Rizz-ults of “rizz” culture
Whether the subject pertains to elementary school crushes or long-term high school relationships, romantic connections begin for anyone with “rizz.”
The slang term “rizz” derives from the word charisma. Its use has spread like a wildfire on social media platforms, especially TikTok. Since its popularization, it has been spun off into other terms. Although rizz can be a funny term for teenagers to use, it also marks a cultural shift in the use of language in romantic interactions.
Throughout the rapid spread of the term, not all teenagers have the same definitions of rizz.
“[Rizz is] how you’re able to interact with someone you like and find attractive,” sophomore Lucas Farrell-Straight said. “It’s just like, ‘Oh, you can flirt.’”
Sophomore Christian Woo had a simpler definition of rizz.
“Rizz is game,” Woo said.
In this context, “game” is also a casual term. The popularization of these terms contributes to a common language between teens. It establishes familiarity between people meeting for the first time. It can also tell someone whether a stranger is in the same generational community.
“[Rizz] started as a more positive culture,” sophomore Asha Aggarwal said. “Now it’s kind of a joke culture.”
Despite losing meaning in terms of promoting positivity, having a shared joke among teenagers across international borders does promote community. The popularization of rizz has nurtured a shared knowledge of certain similar terms.
“[I teach] people about spoken and unspoken rizz,” Aggarwal said. “As well as the respect that you have to have for somebody to rizz them up.”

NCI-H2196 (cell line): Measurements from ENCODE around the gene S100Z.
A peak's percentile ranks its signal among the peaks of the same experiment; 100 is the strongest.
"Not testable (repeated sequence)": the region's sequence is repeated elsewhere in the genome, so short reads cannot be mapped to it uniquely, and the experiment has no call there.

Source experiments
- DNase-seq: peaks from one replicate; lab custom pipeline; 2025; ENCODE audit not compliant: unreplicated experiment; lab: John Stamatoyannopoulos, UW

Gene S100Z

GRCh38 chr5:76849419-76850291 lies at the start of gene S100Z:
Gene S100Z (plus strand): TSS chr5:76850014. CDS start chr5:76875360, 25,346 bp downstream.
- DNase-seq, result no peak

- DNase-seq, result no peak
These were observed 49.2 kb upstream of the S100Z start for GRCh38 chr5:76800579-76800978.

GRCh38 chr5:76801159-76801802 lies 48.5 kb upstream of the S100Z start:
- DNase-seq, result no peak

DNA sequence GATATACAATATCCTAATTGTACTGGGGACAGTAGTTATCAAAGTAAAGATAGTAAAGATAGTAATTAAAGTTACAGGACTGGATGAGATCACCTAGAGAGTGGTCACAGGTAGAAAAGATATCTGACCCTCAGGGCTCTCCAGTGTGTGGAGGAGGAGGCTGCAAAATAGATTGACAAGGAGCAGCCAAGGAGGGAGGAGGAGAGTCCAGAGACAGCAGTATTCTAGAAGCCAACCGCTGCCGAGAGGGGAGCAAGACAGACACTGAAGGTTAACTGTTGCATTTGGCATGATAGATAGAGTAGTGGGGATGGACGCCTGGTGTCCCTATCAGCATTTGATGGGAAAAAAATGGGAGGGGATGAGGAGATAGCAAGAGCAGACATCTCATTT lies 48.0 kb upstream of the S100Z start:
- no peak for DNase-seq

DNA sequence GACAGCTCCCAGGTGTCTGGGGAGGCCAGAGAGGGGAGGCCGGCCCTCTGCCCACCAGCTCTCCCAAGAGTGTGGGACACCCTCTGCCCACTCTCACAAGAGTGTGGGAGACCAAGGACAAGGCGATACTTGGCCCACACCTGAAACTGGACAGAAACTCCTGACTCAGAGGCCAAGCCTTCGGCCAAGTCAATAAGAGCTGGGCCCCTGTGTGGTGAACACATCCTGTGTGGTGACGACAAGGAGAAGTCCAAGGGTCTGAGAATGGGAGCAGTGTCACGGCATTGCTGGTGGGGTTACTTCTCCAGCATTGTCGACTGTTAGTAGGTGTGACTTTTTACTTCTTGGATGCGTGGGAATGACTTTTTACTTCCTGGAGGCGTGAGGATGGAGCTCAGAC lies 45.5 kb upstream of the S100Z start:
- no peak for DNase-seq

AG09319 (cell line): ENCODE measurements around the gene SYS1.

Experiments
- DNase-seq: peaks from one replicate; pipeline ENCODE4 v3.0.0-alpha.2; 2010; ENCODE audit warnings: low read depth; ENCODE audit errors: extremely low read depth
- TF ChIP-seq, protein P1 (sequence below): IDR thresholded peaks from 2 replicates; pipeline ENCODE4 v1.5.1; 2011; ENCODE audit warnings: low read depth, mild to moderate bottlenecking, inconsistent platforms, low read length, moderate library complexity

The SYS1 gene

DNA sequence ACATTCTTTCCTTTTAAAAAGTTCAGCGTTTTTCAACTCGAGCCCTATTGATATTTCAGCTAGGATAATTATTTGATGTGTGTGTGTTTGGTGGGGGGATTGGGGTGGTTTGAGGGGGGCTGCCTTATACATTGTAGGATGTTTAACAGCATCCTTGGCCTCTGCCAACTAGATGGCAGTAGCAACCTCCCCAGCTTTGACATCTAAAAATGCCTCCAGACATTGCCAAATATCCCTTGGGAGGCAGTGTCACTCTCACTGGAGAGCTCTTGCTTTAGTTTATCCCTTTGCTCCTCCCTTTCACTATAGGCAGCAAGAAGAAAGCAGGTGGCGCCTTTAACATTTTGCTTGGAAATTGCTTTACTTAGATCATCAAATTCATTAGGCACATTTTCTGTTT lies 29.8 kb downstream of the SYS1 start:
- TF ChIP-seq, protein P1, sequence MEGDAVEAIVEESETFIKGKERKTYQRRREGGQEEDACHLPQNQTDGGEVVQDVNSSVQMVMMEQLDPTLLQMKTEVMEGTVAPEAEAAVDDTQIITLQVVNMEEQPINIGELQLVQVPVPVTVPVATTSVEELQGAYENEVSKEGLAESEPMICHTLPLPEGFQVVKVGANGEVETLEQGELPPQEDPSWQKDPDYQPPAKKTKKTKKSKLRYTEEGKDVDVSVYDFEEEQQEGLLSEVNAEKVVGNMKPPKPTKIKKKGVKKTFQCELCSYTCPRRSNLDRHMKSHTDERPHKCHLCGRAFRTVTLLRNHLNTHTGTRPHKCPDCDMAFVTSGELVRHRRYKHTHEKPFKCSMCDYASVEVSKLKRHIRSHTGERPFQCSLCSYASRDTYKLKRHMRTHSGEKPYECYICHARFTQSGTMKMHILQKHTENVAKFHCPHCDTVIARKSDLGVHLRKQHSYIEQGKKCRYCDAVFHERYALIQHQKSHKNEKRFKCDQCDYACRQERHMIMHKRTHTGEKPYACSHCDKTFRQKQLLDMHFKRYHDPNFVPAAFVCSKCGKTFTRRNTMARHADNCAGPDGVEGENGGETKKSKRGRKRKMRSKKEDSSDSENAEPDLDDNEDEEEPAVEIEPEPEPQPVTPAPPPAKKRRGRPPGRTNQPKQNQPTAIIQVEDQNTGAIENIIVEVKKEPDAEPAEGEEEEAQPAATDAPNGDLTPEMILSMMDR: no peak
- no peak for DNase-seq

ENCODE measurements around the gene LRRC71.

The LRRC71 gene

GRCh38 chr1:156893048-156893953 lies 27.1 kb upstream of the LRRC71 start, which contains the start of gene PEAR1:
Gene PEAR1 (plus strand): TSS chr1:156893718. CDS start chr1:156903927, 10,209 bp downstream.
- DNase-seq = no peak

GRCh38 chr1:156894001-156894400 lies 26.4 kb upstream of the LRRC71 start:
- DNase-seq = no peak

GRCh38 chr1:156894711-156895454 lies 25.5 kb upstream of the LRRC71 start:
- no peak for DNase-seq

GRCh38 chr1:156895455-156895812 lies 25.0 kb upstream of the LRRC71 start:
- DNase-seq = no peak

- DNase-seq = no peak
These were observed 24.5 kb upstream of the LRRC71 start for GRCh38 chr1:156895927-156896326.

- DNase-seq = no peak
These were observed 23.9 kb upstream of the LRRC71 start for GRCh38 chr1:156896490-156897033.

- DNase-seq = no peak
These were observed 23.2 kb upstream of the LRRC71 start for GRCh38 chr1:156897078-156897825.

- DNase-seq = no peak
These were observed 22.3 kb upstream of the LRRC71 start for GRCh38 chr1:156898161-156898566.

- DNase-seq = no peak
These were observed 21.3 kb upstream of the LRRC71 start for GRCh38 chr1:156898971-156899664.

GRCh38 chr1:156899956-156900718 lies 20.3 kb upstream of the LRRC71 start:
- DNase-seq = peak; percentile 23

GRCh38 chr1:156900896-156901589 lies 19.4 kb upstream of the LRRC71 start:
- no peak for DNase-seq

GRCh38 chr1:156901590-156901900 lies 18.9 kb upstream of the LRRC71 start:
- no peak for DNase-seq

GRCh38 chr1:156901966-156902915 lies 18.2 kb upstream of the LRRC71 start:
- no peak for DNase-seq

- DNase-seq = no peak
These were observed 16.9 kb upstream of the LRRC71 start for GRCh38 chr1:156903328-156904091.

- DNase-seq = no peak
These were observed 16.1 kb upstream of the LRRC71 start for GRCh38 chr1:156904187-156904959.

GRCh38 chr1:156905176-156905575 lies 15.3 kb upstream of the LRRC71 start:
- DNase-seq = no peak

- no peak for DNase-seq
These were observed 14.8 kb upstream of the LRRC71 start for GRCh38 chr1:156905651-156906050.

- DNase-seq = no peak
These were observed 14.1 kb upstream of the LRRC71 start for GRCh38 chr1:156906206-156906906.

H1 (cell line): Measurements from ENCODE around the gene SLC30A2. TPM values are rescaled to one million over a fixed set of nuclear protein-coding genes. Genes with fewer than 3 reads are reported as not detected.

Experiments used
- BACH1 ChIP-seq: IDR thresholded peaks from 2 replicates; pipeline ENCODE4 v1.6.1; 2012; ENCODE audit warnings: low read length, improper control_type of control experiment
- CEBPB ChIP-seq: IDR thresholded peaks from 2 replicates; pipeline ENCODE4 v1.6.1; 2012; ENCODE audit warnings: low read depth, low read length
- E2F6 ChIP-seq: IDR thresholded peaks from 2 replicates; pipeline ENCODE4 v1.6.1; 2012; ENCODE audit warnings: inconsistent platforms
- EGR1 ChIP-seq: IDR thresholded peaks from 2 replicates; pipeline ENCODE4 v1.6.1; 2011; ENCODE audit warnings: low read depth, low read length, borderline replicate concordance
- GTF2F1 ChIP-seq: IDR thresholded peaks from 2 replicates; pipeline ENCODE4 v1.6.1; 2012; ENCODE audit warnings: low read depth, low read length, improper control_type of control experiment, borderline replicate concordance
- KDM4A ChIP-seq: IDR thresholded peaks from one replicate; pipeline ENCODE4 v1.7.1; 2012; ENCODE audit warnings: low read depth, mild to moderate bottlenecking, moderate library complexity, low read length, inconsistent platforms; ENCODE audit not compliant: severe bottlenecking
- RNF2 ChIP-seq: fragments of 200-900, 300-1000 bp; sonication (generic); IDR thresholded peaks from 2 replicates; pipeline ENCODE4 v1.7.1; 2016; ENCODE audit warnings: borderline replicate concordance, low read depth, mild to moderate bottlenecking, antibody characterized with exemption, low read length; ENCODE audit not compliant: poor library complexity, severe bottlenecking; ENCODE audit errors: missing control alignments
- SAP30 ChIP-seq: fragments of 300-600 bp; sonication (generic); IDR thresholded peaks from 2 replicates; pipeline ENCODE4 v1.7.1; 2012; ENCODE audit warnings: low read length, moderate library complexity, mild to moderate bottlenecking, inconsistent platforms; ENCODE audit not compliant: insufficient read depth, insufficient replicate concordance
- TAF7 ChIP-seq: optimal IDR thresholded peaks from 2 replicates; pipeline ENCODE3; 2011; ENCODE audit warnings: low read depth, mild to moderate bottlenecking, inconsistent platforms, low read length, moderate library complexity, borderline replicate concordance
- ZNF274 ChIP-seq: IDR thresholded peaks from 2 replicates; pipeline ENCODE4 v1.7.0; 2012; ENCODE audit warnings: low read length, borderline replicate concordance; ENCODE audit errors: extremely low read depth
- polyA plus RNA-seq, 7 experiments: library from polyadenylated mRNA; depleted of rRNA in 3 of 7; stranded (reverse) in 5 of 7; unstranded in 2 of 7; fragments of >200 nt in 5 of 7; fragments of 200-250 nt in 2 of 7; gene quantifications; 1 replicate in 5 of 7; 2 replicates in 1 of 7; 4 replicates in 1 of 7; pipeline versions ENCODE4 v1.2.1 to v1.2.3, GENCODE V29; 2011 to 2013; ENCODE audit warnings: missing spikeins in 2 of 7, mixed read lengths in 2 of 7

Examples of phrases include rizzard or rizzler.
— Lucas Farrell-Straight
While Aggarwal talked about this, surrounding peers broke into laughter. Without context, someone not as present on social media may have not understood the humor of her statement.
“Spoken rizz is what you would say to somebody,” Aggarwal said. “Unspoken rizz is how you would carry yourself and how you would approach talking to the person and what you would do to make them even more attracted to you with the subtleties versus what you’re saying.”
Similarly, Farrell-Straight got laughs around the classroom as he explained informal expressions developed from rizz.
“[Teens form words like] rizz into some way to describe someone,” Farrell-Straight said. “Examples of phrases include “rizzard or rizzler.”
While these slang terms are positive in the way that they promote connections, they also can hinder the confidence of teens who have “L rizz” or “loser rizz.”
“[Rizz] can undermine someone’s confidence when they go to flirt,” Aggarwal said. “Their friends are like, ‘Oh, you have no rizz.’”
Many students reciprocated this same theme of jargon putting people down.
“It’s a really stupid term and it doesn’t need to be used,” Farrell-Straight said. “It lowers the quality of discussions that you might have with someone you like.”
The increasing use of such terms coincides with phrases like “pull,” which describes someone being able to attract another person. This shift in language is reflected in community linguistics.
“[Slang] changes the culture around [the] internet and media,” junior Tai Vutnam said. “[It impacts] how people speak and how they form sentences.”
However, this shift in language may not be present in all later stages of relationships.
“I feel like this is more of a base-level thing,” sophomore Christian Woo said. “When it develops into a relationship, [the language] changes.”
While an abundance of slang in day-to-day language may have some negative impacts, it overall offers a fun colloquial way for young people to interact with each other.
“It’s just another word,” Woo said. “Is it hurting anyone?”
This story was originally published on The Paw Print on April 24, 2023.